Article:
AFFIRM Networking: A Natural Process
We all know the feeling. We’re looking in our schedule to see that we have to go to another “networking rubber chicken dinner” and feel the life sucked out of us. Then, we start to calculate something more important that we should be doing. But deep down, we know in our hearts that it is good to network, but just so uncomfortable.
Then we get there, and we know very few people, and feel alone. We try to make eye contact, and when someone finally comes over, they are equally unskilled and now we both feel a little more awkward. Okay, enough, you have to stop trying so hard.
The truth is that people who are great networkers won’t even read this blog because they just don’t understand what is so hard about it. They are blind to it because they have learned to just be themselves and that’s all they do. The rest just is enjoyable. I recently complimented a business associate that walked into a room and started shaking everyone’s hand. I teased him a little and he looked at me with a blank face, and said, “What are you supposed to do when you enter an event?” He had no idea what the fuss was about. You walk into a room; you start making friends, that’s all he understands. And, this is the secret; it is just about making friends.
A good method for framing your mind around this is the AFFIRM method of networking. You’ll notice that affirm networking is about being yourself and stopping yourself from trying too hard and doing something you’re not comfortable with.
Authentic – People are attracted to other people who are real. As soon as we detect phony, we are gone. You are who you are and that in itself will attract people to you. So when networking, the first rule is to be yourself and that way you don’t have to remember to be something you’re not.
Focus on the People – Yes, you are at the event and there is likely to be a great speaker or program, but you are there to meet people. The other people become your purpose, which is simply to meet them and enjoy learning about them.
Focus on the Individual – When you are engaged in a conversation with someone, focus on them, not you. Be curious and learn about them: what they do, what they love, allow them to tell you, and eventually they’ll ask you. Don’t look over their shoulder, seeing who else you have to meet. Use this time to get to know them, make them feel like you authentically care, and enjoy it. You’ll find value in everyone if you look deep enough.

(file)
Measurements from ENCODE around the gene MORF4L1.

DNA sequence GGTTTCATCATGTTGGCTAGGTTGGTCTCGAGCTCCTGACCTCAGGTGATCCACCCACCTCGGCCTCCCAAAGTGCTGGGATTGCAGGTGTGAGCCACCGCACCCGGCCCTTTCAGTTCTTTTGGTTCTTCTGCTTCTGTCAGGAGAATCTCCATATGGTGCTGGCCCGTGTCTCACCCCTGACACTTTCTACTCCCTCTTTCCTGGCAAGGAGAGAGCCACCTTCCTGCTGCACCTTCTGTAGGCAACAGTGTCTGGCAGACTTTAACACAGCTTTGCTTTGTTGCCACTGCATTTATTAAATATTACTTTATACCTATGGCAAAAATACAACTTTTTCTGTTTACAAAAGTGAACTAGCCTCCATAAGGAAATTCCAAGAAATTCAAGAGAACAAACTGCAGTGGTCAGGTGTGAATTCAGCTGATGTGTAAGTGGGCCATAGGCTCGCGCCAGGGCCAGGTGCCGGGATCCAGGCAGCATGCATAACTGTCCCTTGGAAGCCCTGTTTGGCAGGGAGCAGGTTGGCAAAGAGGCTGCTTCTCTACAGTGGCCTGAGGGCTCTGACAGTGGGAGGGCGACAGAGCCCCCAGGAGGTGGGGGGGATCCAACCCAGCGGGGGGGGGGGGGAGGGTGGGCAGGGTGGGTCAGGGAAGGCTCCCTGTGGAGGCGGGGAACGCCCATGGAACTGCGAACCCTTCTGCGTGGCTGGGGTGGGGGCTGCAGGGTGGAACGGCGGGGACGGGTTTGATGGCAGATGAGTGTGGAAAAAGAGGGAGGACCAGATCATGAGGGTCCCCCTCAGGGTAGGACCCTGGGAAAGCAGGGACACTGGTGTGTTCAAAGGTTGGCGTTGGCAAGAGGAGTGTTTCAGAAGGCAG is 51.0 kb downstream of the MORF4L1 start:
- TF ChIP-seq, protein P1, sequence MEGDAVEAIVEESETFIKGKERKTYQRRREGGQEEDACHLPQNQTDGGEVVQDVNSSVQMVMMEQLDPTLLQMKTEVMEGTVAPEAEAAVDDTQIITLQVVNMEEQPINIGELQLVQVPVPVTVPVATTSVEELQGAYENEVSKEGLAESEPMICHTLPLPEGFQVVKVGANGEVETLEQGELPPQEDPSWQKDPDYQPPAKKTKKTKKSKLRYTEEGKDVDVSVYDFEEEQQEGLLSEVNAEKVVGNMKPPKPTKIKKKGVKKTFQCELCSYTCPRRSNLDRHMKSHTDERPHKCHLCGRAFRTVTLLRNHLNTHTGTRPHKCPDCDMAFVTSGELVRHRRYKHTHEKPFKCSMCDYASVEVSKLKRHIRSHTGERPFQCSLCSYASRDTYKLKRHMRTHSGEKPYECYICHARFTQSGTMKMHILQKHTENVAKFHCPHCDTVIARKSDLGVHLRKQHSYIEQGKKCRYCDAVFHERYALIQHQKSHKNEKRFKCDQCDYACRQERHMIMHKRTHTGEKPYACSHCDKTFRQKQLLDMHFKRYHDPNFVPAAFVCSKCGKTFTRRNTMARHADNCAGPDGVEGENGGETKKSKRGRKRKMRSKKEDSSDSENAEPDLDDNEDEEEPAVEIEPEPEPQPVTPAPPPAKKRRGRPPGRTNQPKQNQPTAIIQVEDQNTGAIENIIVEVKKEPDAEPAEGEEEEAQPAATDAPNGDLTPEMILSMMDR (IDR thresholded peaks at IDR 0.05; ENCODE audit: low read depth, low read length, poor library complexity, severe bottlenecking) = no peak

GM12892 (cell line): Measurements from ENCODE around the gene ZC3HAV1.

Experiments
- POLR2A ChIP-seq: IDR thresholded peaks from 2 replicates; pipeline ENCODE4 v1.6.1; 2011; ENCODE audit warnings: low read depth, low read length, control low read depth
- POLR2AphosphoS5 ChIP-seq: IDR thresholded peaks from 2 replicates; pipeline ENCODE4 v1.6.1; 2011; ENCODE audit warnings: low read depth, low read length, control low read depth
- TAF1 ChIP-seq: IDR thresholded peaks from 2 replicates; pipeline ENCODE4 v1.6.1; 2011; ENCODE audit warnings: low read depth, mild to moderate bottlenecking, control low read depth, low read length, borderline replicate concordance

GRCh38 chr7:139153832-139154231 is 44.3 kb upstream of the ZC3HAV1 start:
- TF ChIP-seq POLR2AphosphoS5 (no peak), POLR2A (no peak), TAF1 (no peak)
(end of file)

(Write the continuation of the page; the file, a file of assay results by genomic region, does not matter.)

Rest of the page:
Informal – Relax and have fun. You’ll notice that the best leaders of people make others feel relaxed and they do this by being relaxed themselves. If you’re not feeling confident, this can be tough. But I challenge you to just go in ask others about their kids, their motorcycle, any topic until you find the thing you have in common and you are off to the races. I don’t even hand out cards unless asked for one. I might ask someone for a card, only if I can go back to my office and do something for them. The result of not trying to hand out cards is more meaningful then cards are collected and given.
Relationship – It’s about good relationships, not lots of them. If you leave a networking event having met one person who you might like to have coffee with in the future – that is better than adding ten new cards (people) to your newsletter. Just go make a friend.
Manage your Contacts – The week you make the acquaintance of a new friend at an event, do something with that contact. You might add it to your contact list, call them and ask them for a coffee, or just keep their information in the event you want to invite them to something. I send them a handwritten note card. This is because I want to nurture a friendship.
So if your networking is just about making friends who like you for who you are and you don’t really get that into business, what is the point? For you rational people, the ROI is tremendous for good relationships that you nurture over time. The more friends you have, the more people will volunteer to help you when you need it. You don’t keep an account of it, and you don’t keep score, you just do it.